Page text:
- Create your HTML screens.
- Code them.
5. Offer less features
You are solving a problem, aren’t you? Than stop adding bells and whistles that don’t belong to the solution! Young users tend to choose products that offer less (Snapchat) and portray overcluttered services, such as Facebook, as boring. Make it a habit to first say “No” to any new feature, make it convince you that your product needs it.
Same great advice goes for feature requests: consider adding something after a bunch of your users have requested the feature over a period of time. For example, Twitter started auto-expanding tweet previews in 2015 — long after its initial launch.
Besides, it’s a good advice for avoiding feature loop: when creating a certain feature requires you to build another three features.
6. Avoid preferences
Do you want your users to get stuck on the preference screen and not even try your product? If you don’t, than choose all those defaults for them. Users will complain if they don’t like something but more often than not they’d be happy for not being forced into making lots and lots of adjustments before actually starting using your app.
7. Give your product some personality
How to create a startup people will love? Take your vision, blend it with what you know about your audience and create software that is not for everybody, software based on principles people can disagree with — and that’s great ‘cause there will be people who truly adore it and share your values. Take, Slack for example, a bunch of people don’t like it but lots and lots of companies adore it!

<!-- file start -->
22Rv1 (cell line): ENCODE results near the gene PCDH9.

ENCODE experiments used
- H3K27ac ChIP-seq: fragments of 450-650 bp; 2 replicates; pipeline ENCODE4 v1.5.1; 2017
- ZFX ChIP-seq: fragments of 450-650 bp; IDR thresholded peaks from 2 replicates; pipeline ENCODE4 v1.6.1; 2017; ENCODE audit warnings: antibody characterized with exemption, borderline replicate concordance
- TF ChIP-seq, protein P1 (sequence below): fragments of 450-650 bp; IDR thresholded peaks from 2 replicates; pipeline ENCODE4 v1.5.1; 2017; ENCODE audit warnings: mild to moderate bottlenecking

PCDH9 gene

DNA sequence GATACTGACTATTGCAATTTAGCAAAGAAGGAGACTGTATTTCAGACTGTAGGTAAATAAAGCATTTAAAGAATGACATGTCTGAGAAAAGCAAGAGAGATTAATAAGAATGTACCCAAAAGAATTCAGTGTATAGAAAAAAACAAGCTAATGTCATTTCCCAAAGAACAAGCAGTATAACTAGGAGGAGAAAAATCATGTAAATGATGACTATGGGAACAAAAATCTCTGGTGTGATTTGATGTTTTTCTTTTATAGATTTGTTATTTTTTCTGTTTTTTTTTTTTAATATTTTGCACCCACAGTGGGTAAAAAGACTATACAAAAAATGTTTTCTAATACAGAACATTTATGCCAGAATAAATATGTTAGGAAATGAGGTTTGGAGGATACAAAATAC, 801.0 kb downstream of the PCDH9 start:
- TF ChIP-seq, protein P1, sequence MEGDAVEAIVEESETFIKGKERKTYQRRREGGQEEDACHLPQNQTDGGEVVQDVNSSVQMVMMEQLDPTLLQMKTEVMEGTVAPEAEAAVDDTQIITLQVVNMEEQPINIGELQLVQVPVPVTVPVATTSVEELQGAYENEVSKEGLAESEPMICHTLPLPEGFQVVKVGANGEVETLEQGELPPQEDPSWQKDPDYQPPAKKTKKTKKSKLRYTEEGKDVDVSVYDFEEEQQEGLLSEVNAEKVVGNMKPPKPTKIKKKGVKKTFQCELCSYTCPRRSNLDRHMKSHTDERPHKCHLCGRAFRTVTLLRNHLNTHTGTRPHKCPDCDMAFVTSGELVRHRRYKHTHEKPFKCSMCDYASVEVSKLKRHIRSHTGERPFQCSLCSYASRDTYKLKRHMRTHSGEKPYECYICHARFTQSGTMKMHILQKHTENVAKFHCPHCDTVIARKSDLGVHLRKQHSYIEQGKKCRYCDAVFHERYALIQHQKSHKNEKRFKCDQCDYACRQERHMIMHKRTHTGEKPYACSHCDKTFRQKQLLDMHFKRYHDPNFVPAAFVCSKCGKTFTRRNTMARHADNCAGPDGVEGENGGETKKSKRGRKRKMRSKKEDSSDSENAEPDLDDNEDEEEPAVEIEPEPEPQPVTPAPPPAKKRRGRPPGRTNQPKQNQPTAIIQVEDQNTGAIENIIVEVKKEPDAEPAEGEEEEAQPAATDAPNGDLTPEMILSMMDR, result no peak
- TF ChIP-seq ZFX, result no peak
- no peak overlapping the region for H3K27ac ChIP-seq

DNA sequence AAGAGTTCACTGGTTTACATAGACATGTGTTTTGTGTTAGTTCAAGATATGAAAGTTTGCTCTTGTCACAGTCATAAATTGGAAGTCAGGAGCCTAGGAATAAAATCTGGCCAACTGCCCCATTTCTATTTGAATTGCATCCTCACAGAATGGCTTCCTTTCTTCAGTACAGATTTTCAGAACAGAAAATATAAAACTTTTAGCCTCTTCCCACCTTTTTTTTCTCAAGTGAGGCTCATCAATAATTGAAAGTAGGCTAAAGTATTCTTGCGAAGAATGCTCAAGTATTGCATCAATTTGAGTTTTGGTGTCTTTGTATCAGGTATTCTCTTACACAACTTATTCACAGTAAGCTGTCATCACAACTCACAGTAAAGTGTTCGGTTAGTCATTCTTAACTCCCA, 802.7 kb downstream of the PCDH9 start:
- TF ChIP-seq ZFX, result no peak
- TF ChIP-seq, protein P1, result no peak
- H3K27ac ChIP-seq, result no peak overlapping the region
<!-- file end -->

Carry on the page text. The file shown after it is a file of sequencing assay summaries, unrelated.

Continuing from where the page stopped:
8. Create product that requires zero training
Users visit your FAQ page only if they encounter a problem, they don’t need to read it to start using your product. Offer them a short onboarding and inline tips, follow user interface web design principles and you are good to go.
9. Stop solving problems you don’t have
One of such problems is scaling. Founders tend to worry a lot about it but there’s no such thing as a startup 100% ready for scaling. Besides, if you haven’t acquired your first 1K users, what the point of worrying about problems you might experience when reaching 10K? Focusing on delighting your first customers bring your startup more good.
10. Build a pre-hype
Learn some startup PR from the Hollywood guys and go smart with your marketing efforts:
- Start with a teaser a few months before the launch: open a startup blog, show your logo, give some hints of what you’re working on, start acquiring first social media followers and keep them interested.
- Two weeks before the launch switch into the preview mode: start talking about features and showing screenshots, use cases and videos. Give away a few early invites to influencers if you can afford it. Encourage people to sign up to get a notification about the launch.
- Launch your product together with a renewed startup company website telling everything users should know about your product.
We hope that Getting Real startup business advice on how to turn an idea into a product will help you move from idea to a real product bringing profit.
If you need a reliable partner for prototype design and development for your mobile or web startup, stfalcon.com team will be happy to help — simply contact our managers.